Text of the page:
Local Leaders Urge Immigrants To Access Public Health Resources Amid Coronavirus Pandemic
Thursday, March 19, 2020
Photo by Eric Risberg AP
Local elected officials on Thursday encouraged immigrants to access government health care and other community resources as COVID-19 continues to spread in San Diego.
“We want our immigrant community to know that services are out there and they shouldn’t fear to use it,” County Supervisor Nathan Fletcher said.
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- What is coronavirus?
The novel coronavirus, or COVID-19, is a virus that can infect animals and humans. It causes a range of respiratory illness, fever, cough and in more severe cases can cause pneumonia and even death.
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The following symptoms may appear 2-14 days after exposure: fever, cough, and shortness of breath.
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Medical providers are required to offer care regardless of immigration status, he said. “No one should be afraid to ask for help.”
Fletcher reiterated anyone who needs to get medical help should go get it, including getting tested for COVD-19 if they need it. Immigrants, regardless of legal status, will not be asked for documents, he said.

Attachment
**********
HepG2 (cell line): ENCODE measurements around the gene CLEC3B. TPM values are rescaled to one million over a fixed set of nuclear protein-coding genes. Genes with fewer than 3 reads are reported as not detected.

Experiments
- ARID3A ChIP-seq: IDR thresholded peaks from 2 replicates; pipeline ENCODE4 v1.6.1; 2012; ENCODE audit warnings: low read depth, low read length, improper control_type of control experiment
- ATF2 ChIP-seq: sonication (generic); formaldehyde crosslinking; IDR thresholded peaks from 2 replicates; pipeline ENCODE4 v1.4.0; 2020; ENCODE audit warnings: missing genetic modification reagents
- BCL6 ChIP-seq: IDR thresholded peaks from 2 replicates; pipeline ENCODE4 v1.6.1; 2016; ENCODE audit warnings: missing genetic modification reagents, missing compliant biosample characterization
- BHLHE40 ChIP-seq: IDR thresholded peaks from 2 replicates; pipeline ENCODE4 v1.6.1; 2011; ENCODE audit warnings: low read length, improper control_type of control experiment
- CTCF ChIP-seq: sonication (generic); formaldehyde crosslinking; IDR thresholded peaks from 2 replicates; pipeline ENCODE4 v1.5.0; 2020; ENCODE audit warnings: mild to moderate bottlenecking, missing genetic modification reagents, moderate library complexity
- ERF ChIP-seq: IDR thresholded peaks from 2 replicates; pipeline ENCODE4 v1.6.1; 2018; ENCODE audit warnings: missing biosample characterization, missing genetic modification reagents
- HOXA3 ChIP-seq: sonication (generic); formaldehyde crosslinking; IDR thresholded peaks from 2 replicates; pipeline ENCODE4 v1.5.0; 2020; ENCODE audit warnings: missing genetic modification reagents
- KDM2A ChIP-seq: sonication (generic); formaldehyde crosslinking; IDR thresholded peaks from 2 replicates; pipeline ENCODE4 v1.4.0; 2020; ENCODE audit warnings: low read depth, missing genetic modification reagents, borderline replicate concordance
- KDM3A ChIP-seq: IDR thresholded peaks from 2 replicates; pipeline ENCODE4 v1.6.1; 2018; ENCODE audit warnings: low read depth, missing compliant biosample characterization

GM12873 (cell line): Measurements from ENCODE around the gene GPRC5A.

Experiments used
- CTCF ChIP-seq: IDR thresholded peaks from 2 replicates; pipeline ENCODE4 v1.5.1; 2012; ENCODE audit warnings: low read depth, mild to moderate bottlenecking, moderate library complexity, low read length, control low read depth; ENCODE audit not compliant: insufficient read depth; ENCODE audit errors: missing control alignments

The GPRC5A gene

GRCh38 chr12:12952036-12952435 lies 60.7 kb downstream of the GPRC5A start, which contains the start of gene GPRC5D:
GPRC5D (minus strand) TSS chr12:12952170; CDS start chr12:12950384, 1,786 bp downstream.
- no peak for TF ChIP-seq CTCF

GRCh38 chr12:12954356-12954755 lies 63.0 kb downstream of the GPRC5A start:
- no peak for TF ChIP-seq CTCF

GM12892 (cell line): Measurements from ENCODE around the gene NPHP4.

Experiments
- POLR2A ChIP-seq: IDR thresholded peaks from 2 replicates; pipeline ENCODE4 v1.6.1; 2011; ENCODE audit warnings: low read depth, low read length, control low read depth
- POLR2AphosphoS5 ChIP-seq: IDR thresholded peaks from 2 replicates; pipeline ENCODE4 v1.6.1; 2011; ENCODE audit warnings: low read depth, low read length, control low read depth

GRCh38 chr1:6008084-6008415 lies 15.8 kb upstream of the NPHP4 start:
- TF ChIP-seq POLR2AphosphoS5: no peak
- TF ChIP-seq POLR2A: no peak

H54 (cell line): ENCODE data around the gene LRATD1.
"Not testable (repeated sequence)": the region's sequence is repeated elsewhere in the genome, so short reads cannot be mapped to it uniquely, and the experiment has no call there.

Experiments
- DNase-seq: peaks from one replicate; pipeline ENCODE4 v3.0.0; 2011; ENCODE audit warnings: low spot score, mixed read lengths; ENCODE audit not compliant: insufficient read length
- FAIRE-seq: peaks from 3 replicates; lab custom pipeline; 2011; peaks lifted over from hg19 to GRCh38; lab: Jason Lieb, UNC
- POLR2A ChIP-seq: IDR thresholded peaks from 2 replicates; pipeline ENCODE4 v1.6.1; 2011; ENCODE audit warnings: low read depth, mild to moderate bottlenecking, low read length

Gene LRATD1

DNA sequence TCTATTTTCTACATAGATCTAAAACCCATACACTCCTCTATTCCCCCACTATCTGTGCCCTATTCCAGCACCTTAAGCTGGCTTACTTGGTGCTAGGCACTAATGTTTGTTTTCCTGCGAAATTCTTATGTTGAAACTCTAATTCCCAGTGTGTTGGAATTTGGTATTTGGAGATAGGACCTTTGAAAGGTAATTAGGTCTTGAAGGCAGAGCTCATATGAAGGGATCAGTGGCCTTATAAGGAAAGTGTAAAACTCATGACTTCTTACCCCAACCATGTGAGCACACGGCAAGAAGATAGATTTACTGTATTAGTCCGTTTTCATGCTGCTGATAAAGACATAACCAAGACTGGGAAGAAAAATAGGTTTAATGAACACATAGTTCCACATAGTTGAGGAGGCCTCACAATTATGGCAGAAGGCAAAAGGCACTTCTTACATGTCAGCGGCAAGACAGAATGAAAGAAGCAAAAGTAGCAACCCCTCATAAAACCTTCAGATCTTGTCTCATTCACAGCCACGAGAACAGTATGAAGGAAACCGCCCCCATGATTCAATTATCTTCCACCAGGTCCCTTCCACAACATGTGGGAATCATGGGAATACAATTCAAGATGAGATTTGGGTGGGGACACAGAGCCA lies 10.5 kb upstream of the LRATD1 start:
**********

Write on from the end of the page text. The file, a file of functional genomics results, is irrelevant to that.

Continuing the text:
State Assemblywoman Lorena Gonzalez said immigrants and refugees should not be afraid to access government resources because of the Trump administration's “public charge” rule, which is a White House policy that bars citizenship to immigrants and refugees who take advantage of public assistance programs.
“This is what we know for sure,” she said. “You can access unemployment insurance without affecting your future citizenship status.” That includes paid family leave, temporary family leave, she added. Those programs are not a “public charge” because they have been paid for by employers, she said.
Families can still access food from the food bank and pick up free lunch from schools regardless of documentation or immigration status, Gonzalez said.
Several community leaders were also there asking the public to not spread fear and xenophobia during the crisis.
“Our children are the first to pick up on that and spread it without knowing what it means,” said Lee Ann Kim, founder of Pacific Arts Movement and a former news anchor.
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